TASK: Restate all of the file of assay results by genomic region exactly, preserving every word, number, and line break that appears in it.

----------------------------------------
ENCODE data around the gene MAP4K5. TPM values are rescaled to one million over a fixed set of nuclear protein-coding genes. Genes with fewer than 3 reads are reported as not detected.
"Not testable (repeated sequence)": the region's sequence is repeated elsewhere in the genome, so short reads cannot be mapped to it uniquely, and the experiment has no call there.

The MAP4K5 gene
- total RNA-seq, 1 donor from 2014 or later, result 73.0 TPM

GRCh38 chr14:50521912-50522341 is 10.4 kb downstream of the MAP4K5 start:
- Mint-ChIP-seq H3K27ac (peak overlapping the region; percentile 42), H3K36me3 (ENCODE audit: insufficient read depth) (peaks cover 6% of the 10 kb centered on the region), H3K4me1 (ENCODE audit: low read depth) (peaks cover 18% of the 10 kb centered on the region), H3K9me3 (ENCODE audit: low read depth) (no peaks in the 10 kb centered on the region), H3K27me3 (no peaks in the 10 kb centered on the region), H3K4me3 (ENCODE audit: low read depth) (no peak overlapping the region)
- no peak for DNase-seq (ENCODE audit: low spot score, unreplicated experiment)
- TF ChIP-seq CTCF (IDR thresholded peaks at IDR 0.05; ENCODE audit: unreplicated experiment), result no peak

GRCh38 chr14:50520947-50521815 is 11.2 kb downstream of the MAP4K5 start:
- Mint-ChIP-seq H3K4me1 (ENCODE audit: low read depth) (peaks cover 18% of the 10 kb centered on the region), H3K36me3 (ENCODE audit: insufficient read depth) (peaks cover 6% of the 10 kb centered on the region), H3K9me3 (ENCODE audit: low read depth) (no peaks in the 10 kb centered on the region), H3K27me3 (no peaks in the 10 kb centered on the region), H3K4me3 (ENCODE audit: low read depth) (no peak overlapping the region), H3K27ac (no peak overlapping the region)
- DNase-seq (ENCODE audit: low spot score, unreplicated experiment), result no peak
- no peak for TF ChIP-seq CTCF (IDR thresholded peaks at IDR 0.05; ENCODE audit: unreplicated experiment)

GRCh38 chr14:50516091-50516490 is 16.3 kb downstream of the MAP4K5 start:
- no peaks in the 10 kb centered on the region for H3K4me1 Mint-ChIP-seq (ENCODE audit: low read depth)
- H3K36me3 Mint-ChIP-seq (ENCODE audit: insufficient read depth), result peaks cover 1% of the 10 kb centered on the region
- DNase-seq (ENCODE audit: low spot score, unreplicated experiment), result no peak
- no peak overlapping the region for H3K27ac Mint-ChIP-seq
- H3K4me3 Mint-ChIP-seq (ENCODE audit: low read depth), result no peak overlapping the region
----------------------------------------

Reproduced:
ENCODE data around the gene MAP4K5. TPM values are rescaled to one million over a fixed set of nuclear protein-coding genes. Genes with fewer than 3 reads are reported as not detected.
"Not testable (repeated sequence)": the region's sequence is repeated elsewhere in the genome, so short reads cannot be mapped to it uniquely, and the experiment has no call there.

The MAP4K5 gene
- total RNA-seq, 1 donor from 2014 or later, result 73.0 TPM

GRCh38 chr14:50521912-50522341 is 10.4 kb downstream of the MAP4K5 start:
- Mint-ChIP-seq H3K27ac (peak overlapping the region; percentile 42), H3K36me3 (ENCODE audit: insufficient read depth) (peaks cover 6% of the 10 kb centered on the region), H3K4me1 (ENCODE audit: low read depth) (peaks cover 18% of the 10 kb centered on the region), H3K9me3 (ENCODE audit: low read depth) (no peaks in the 10 kb centered on the region), H3K27me3 (no peaks in the 10 kb centered on the region), H3K4me3 (ENCODE audit: low read depth) (no peak overlapping the region)
- no peak for DNase-seq (ENCODE audit: low spot score, unreplicated experiment)
- TF ChIP-seq CTCF (IDR thresholded peaks at IDR 0.05; ENCODE audit: unreplicated experiment), result no peak

GRCh38 chr14:50520947-50521815 is 11.2 kb downstream of the MAP4K5 start:
- Mint-ChIP-seq H3K4me1 (ENCODE audit: low read depth) (peaks cover 18% of the 10 kb centered on the region), H3K36me3 (ENCODE audit: insufficient read depth) (peaks cover 6% of the 10 kb centered on the region), H3K9me3 (ENCODE audit: low read depth) (no peaks in the 10 kb centered on the region), H3K27me3 (no peaks in the 10 kb centered on the region), H3K4me3 (ENCODE audit: low read depth) (no peak overlapping the region), H3K27ac (no peak overlapping the region)
- DNase-seq (ENCODE audit: low spot score, unreplicated experiment), result no peak
- no peak for TF ChIP-seq CTCF (IDR thresholded peaks at IDR 0.05; ENCODE audit: unreplicated experiment)

GRCh38 chr14:50516091-50516490 is 16.3 kb downstream of the MAP4K5 start:
- no peaks in the 10 kb centered on the region for H3K4me1 Mint-ChIP-seq (ENCODE audit: low read depth)
- H3K36me3 Mint-ChIP-seq (ENCODE audit: insufficient read depth), result peaks cover 1% of the 10 kb centered on the region
- DNase-seq (ENCODE audit: low spot score, unreplicated experiment), result no peak
- no peak overlapping the region for H3K27ac Mint-ChIP-seq
- H3K4me3 Mint-ChIP-seq (ENCODE audit: low read depth), result no peak overlapping the region